This morning, the House passed the Respect for Marriage Act, 258 to 169. The bill had the support of 39 Republicans. The measure is now on its way to the Oval Office, where Joe Biden will sign it into law, post-haste.
There has been a great deal of debate over the bill, with concerns that once it becomes law, churches, religious organizations, and even people of faith will be targeted for discrimination, and possibly legal action.
The National Review reports that part of the text of the bill states that religious entities “shall not be required to provide services, accommodations, advantages, facilities, goods, or privileges for the solemnization or celebration of a marriage.” Polygamous marriages are not protected. Despite that assurance, as Victoria Taft pointed out earlier today, this bill was created in the wake of the Dobbs decision to capitalize on left-wing panic and avoid the mistakes of the past that kept abortion access from becoming a national law. And while Sen. Mike Lee of Utah tried to add an amendment to stop the government from retaliating against people who objected to same-sex marriages based on religious beliefs, it was rejected, As Victoria put it, “Since Congress no longer has regular order and is run by the iron fist of Democrats who limit amendments, Lee’s amendment preserving religious liberty didn’t make the cut.”
Lee is not the only one who is worried. During a conversation with John Solomon, Troy Miller, who is the CEO of National Religious Broadcasters, said that the language in the bill which will soon become law does indeed contain a threat to religious organizations and churches. During “Just the News, No Noise,” Miller said:
If you really look at the bill itself, it seems on the surface that this is sort of codifying something that’s already out there because the Supreme Court’s ruled on it. But look at the fine print.
The real issue here is about silencing the church or silencing anybody or any organization that doesn’t affirm same-sex marriage. So there’s this private right to action that’s allowed by the legislation. This means if you feel like an organization hasn’t met your needs or your affirmation, you can make a civil lawsuit against them. We really worry that this is going to open the door for a lot of frivolous lawsuits against organizations.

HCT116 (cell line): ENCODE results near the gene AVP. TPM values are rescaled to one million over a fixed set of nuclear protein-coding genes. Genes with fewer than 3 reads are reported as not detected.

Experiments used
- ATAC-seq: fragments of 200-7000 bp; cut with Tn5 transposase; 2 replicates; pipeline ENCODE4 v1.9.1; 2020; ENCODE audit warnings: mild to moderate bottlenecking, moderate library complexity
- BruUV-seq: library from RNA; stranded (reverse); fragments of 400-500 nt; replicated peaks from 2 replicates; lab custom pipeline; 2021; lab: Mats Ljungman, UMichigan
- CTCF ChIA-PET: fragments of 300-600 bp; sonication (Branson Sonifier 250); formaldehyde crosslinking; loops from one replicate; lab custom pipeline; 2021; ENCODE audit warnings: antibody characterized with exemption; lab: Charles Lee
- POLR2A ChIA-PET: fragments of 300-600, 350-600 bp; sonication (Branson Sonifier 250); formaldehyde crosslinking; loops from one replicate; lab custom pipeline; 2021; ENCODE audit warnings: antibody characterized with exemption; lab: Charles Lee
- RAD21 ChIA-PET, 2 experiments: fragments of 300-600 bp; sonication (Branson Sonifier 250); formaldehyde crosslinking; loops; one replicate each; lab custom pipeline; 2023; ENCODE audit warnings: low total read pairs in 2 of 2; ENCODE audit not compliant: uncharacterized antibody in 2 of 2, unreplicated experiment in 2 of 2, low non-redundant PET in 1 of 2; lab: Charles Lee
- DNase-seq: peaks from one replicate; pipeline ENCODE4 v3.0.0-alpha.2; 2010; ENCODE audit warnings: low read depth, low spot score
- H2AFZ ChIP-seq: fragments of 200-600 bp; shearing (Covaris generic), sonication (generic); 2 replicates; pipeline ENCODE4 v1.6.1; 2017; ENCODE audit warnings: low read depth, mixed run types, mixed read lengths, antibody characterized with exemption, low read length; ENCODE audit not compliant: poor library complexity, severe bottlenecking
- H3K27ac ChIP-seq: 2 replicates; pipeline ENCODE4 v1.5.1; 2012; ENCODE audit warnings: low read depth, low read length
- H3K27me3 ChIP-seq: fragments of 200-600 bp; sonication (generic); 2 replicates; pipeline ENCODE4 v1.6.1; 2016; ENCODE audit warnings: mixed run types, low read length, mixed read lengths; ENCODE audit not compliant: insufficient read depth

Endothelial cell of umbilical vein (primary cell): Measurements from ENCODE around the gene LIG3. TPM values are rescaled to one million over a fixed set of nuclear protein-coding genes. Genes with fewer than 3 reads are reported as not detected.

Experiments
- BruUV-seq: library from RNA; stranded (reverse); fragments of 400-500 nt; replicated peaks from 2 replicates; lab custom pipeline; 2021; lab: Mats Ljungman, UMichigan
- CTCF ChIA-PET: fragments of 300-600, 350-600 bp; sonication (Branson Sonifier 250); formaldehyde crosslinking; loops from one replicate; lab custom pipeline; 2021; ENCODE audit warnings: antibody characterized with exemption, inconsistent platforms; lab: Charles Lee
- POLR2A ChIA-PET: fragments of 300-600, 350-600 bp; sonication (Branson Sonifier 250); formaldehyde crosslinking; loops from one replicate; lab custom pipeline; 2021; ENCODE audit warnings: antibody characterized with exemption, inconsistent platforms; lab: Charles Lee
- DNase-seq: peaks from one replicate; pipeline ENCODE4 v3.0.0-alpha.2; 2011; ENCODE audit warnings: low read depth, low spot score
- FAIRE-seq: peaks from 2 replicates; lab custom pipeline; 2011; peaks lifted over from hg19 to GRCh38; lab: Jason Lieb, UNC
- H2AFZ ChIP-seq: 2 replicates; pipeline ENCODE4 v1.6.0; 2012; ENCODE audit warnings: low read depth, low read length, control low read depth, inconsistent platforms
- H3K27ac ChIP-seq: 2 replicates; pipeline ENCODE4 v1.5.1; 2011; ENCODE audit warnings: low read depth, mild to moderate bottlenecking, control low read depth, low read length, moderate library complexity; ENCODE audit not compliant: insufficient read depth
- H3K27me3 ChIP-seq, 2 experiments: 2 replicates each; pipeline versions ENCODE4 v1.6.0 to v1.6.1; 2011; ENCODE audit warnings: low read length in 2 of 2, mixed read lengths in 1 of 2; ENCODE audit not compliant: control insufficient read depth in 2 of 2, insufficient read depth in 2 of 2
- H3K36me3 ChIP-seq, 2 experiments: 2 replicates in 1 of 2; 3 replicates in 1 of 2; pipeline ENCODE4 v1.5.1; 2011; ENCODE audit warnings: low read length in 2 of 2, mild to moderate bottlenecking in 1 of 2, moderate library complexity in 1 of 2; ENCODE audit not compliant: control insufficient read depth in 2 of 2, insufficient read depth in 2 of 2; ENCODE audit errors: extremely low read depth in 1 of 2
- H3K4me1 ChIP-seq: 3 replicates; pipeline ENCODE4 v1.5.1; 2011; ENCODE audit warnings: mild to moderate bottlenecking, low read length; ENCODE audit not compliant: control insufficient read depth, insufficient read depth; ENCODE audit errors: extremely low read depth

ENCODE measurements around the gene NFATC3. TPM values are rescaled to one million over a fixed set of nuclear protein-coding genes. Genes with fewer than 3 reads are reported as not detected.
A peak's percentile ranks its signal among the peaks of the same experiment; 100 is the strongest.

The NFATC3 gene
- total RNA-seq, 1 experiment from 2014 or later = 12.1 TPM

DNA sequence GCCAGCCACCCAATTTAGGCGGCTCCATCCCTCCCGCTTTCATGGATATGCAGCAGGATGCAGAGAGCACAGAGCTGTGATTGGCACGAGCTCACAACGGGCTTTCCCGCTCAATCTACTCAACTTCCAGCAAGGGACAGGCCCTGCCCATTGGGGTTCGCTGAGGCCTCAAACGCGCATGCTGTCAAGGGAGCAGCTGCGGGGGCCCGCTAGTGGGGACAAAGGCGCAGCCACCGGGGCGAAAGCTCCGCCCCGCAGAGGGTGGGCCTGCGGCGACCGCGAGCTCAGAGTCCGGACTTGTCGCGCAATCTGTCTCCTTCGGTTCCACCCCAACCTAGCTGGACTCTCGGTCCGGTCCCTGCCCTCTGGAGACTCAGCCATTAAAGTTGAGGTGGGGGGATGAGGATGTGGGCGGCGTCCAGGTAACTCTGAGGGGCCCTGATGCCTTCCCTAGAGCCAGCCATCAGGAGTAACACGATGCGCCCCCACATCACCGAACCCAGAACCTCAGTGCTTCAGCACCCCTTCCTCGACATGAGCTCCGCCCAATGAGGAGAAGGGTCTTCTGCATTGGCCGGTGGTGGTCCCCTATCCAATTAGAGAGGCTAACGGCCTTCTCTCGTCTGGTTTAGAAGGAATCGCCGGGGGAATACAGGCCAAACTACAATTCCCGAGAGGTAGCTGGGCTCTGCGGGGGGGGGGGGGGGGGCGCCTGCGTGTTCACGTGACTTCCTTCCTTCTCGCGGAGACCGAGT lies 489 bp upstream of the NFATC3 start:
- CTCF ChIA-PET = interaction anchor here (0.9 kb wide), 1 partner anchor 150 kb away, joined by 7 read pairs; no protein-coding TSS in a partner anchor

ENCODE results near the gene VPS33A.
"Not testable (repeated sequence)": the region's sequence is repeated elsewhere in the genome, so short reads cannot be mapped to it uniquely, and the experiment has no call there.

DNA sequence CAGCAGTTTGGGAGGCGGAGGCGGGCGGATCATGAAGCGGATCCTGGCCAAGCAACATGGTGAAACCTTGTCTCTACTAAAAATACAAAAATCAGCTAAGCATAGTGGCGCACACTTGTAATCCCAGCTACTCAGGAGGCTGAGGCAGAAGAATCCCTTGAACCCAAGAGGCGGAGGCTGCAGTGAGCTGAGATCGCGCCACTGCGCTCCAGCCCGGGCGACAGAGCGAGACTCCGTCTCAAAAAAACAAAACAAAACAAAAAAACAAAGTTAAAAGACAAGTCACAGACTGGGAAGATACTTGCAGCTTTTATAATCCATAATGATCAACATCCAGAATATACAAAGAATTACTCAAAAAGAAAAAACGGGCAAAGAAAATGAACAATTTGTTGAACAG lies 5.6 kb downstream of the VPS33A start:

Miller also raised the issue of how such suits would affect the operations of religious groups and churches, including charity work. Miller commented that churches should be using money to feed the hungry, helping children get adopted, and other outreach and support efforts. But, if that money goes to a church’s legal counsel to fight a lawsuit over same-sex marriage, the church’s mission will be limited or even eliminated. And there is no shortage of churches in the United States that regularly hold coat, clothing, and food drives and support not only pregnancy centers, but women’s and homeless shelters. Should a church find itself on the wrong end of a lawsuit, it may have to choose between complying or going broke.
Not every church or denomination has a reason to be concerned. Many mainline protestant churches have been long-time LGBTQ supporters. These churches will continue with business as usual. But now, churches whose theologies differ from those denominations may soon find themselves being brought into line by the government. Which was Jefferson’s real concern when it came to the separation of church and state.
That the charitable work done by churches and religious organizations may be negated by the costs of lawsuits is of little to no concern to the Democrats. Aside from enjoying the power to enforce its version of morality, the Left also firmly believes that only the government — in this case, their government — should determine who gets what, and how much. The Left believes that charity should not begin at home or in the pew, but in some local, state, or federal office.